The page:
Collaboration with Business and Industry ................................................................................. 4

Industry-Recognized Credentials .............................................................................................. 4

Career and Technical Student Organizations (CTSOs) ............................................................. 5

CTE at the Secondary Level ............................................................................................................ 5

College- and Career-Ready Standards and CTE Standards ....................................................... 8

CTE in Postsecondary Education .................................................................................................... 9

CTE in Adult Education ................................................................................................................. 13

Earnings Outcomes of CTE Credentials ........................................................................................ 13

 

Figures

Figure 1. Percentage of Associate’s Degrees and Subbaccalaureate Certificates by Classification of Instructional Programs (CIP) ............. 11

Figure 2. Percentage of CTE Program Completions by Associate’s Degrees and Subbaccalaureate Certificates and by Institutional Control ............ 12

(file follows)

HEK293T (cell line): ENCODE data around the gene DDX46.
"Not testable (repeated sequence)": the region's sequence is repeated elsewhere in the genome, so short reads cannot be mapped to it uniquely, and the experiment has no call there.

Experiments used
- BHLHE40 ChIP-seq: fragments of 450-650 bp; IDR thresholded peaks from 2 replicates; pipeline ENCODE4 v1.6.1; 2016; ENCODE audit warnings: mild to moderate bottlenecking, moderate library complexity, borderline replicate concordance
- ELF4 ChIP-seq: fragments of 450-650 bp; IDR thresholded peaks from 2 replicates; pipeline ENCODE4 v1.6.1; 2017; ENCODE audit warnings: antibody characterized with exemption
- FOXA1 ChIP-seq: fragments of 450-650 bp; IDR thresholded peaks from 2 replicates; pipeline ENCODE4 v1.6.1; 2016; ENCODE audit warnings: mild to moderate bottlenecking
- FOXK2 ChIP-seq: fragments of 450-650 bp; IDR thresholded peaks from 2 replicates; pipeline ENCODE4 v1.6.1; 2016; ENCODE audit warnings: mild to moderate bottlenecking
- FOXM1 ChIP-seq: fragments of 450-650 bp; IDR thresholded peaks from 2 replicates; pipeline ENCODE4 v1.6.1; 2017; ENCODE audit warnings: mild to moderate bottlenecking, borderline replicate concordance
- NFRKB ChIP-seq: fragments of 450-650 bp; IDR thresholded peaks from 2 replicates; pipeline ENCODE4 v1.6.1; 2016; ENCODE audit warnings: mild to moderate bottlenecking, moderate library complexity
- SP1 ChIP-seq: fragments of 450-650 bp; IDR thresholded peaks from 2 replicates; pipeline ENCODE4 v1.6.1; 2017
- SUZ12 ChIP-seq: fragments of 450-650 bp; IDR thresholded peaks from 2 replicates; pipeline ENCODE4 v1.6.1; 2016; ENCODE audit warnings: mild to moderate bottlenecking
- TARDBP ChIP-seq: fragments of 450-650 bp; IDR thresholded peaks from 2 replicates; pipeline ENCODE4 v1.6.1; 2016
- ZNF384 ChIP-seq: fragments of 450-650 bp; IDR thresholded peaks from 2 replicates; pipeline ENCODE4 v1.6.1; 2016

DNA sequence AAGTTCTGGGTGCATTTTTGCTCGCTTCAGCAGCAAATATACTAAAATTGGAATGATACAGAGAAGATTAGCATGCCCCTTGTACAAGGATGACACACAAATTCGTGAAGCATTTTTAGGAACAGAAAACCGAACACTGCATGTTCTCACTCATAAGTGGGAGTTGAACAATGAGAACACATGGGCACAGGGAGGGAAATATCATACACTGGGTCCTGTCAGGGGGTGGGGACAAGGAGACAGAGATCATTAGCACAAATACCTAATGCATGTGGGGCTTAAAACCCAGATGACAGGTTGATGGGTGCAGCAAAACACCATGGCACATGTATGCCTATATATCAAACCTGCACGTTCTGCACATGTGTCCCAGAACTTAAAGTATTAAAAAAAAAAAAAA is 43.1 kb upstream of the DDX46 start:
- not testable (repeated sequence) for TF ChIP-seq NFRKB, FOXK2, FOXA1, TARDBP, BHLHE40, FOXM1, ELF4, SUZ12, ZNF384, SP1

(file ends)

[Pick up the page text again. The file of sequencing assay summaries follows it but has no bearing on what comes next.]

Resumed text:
Tables

Table 1. Median Monthly Earnings for Individuals by Prebaccalaureate Education Level and by Alternative Credential: 2012 ..................................... 14

Table 2. Median Monthly Earnings for Individuals with a Vocational Certificate or Associate’s Degree as Their Highest Educational Credential and by Selected CTE Fields of Study: 2009 ......... 15

Table A-1. Career Clusters and Career Pathways .......................................................................... 16

 

Appendixes

Appendix. Career Clusters and Career Pathways .......................................................................... 16

 

Contacts

Author Contact Information........................................................................................................... 19

 

________________________________________________________________________

This information is provided to subscribers, friends, faculty, students and alumni of the School of Industrial & Labor Relations (ILR). It is a service of the Institute for Workplace Studies (IWS) in New York City. Stuart Basefsky is responsible for the selection of the contents which is intended to keep researchers, companies, workers, and governments aware of the latest information related to ILR disciplines as it becomes available for the purposes of research, understanding and debate. The content does not reflect the opinions or positions of Cornell University, the School of Industrial & Labor Relations, or that of Mr. Basefsky and should not be construed as such. The service is unique in that it provides the original source documentation, via links, behind the news and research of the day. Use of the information provided is unrestricted. However, it is requested that users acknowledge that the information was found via the IWS Documented News Service.